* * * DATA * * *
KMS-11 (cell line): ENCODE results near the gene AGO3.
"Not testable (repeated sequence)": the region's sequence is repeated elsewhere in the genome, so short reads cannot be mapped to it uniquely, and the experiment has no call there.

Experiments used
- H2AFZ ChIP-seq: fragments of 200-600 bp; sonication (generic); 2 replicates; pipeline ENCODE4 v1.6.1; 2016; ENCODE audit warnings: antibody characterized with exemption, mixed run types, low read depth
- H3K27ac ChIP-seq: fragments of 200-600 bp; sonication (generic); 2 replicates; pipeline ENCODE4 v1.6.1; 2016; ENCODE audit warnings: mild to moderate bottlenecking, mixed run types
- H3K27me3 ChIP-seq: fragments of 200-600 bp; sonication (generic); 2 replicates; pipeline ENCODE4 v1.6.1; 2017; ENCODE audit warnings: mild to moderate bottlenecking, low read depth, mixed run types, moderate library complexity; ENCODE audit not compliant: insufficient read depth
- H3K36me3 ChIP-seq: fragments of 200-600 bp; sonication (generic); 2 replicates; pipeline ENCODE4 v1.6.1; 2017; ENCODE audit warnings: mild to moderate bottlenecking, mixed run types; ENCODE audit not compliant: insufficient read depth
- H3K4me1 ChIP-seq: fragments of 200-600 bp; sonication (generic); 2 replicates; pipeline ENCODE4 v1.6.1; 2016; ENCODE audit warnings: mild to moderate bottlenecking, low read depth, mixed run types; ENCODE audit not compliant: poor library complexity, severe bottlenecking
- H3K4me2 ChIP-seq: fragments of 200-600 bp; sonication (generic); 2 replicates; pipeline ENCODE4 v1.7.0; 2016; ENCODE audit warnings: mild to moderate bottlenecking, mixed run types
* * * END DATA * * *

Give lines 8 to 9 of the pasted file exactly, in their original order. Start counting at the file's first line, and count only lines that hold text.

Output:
- H3K4me1 ChIP-seq: fragments of 200-600 bp; sonication (generic); 2 replicates; pipeline ENCODE4 v1.6.1; 2016; ENCODE audit warnings: mild to moderate bottlenecking, low read depth, mixed run types; ENCODE audit not compliant: poor library complexity, severe bottlenecking
- H3K4me2 ChIP-seq: fragments of 200-600 bp; sonication (generic); 2 replicates; pipeline ENCODE4 v1.7.0; 2016; ENCODE audit warnings: mild to moderate bottlenecking, mixed run types